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Green Building Bible, Fourth Edition
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    • CommentAuthorhowdytom
    • CommentTimeOct 12th 2007
    It would seem that there's lots of talk about super insulated air tight passive housing, I assume they still use fridges/freezers(source of heat) to store perishable foods, why don't they have cellar/larder/cold stores ?

    • CommentAuthortony
    • CommentTimeOct 12th 2007
    Because they are too warm indoors and the design prohibits cold bridges that would happen in the case of a larder ( uninsulated to out doors

    Cellars are uncommon I intend to have one in my new house but that too will be within the thermal envelope.

    A shed out building or garage could be used?
    • CommentTimeOct 12th 2007
    You can create a cold larder (north facing, sunless, perhaps half-buried in the earth bank behind) outside the envelope, with insulated internal door. Fridge/freezer cd live in there, if its back (radiator, compressor etc) could be sealed into a fresh air box ventilated to outside, or the fresh air box cd be part of the HRV's air intake so the fridge's electrical heat could help to warm the incoming air. Then the other 5 faces of the fridge wd help keep the larder nice and cold.
    • CommentAuthorbiffvernon
    • CommentTimeOct 12th 2007
    It was pretty common in the 18th century and earlier for larders to be sited on the north-east corner of the house with small unglazed windows with fly screens and thick walls. I visited a 17th century house recently that actually had a freshwater spring in the larder, keeping the room particularly cool.
    • CommentAuthorRachel
    • CommentTimeOct 12th 2007
    I have a pantry on the north face of my straw bale house. I have very a large stone inside it which I keep milk and cheese on. Food lasts well in there.
    • CommentAuthorhowdytom
    • CommentTimeOct 13th 2007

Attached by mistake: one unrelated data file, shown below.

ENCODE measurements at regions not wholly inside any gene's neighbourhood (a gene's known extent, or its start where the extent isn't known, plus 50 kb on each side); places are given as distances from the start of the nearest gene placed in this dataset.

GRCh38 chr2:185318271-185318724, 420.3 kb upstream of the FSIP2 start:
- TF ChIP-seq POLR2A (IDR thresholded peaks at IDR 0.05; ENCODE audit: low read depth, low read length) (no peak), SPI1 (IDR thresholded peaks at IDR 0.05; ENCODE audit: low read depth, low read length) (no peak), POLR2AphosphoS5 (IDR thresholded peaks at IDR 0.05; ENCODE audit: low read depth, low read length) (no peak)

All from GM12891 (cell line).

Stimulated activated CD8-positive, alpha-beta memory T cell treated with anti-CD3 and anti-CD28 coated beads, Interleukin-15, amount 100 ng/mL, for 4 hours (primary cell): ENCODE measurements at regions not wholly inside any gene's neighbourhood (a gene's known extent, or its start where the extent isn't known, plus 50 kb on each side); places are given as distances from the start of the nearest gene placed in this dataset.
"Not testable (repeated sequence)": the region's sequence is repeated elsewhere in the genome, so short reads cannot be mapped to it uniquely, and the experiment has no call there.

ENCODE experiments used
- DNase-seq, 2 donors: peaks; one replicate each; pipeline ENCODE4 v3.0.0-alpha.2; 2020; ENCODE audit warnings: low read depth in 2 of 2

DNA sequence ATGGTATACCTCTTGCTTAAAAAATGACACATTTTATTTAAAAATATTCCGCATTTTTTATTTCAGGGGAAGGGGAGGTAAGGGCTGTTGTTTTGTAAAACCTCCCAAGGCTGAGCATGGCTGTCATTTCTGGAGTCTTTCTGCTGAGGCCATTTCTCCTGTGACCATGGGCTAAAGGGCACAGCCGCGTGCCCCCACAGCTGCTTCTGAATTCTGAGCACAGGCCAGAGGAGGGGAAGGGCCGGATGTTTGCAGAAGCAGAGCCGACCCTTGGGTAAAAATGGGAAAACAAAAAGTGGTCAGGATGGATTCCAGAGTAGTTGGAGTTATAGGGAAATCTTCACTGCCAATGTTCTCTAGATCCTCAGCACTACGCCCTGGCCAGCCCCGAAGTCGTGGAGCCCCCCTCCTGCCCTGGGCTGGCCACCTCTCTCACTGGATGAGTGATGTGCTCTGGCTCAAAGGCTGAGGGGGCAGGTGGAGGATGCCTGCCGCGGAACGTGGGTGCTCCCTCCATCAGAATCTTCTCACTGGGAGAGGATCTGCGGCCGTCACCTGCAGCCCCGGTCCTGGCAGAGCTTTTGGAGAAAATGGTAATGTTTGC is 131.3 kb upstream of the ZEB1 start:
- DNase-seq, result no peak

So why arn't they part of a greenbuild spec, especially Passive house ?

    Don't fridges and freezers provide useful internal heat gains...?

    Also wouldn't you need and airlock lobby to the (colder) pantry (perhaps off the main lobby), however doesn't this make meal preparation a bit of a backwards-and-forwards-doors-opening-and-closing-sort-of-affair...?

    • CommentAuthorbiffvernon
    • CommentTimeOct 14th 2007
    Fridges and freezers provide most internal heat gains in warm weather and less in cold weather - not exactly ideal for heating your house.

    Our freezer is in an unheated outhouse.
    • CommentAuthortony
    • CommentTimeOct 14th 2007
    But then the freezer is working unnecessarily hard in the summer and in the winter you are wasting the heat it produces.
    • CommentAuthorhowdytom
    • CommentTimeOct 14th 2007
    Sorry tony,
    first you would need to know the construction of biff's outhouse before passing judgement !.
    in winter the hot side should be inside the house.... in summer ?. but the cold side should always be in the coolest available room, outhouse, even cellar. Perhaps the hot side should preheat the hot-water supply or could we do without them altogether. Having built a house that requires little energy to heat/cool it, is the first step, next we need to rationalise all the other sources of wasted energy.
    • CommentAuthorbiffvernon
    • CommentTimeOct 15th 2007
    Thankyou, Tom. My freezer is in a massively built brick barn with no windows and a lot of ventilation. It is in the summertime coolest spot we have. In the winter the heat is not entirely wasted since it allows our fruit and vegetable store to remain frost-free.
    To be honest wasn't actually thinking of using the fridge to heat he house on its own, just a bit of useful gain. Compared with the 'going-in-and-out-to-the-barn-in-winter' method would of thought that an efficient fridge might edge it....?

    However.. I've not actually tried to source an A++ or "topten.ch" fridge..? Perhaps the 'going-in-and-out-to-the-barn-in-winter' method might have cost advantages...

    • CommentAuthorhoya105
    • CommentTimeOct 19th 2007
    we have put a north-facing larder on our wooden house, then picked up some lovely welsh slate when on holiday, to make the shelves, put a screened (no rats!) hole in the floor, and made zinc-panelled doors for it. It stays beautifully cool summer and winter and i keep almost all foodstuffs in it!
    • CommentAuthorhowdytom
    • CommentTimeOct 22nd 2007
    hoya 105,
    More details please, walls, roof etc are the doors thick insulation
    • CommentAuthorOliver
    • CommentTimeOct 25th 2007
    your design sounds interesting.
    Any chance of some hpotos of the floor and the zinc doors?
    great idea!
    • CommentAuthorhowdytom
    • CommentTimeOct 29th 2007
    Has hoya 105 disappeared ?
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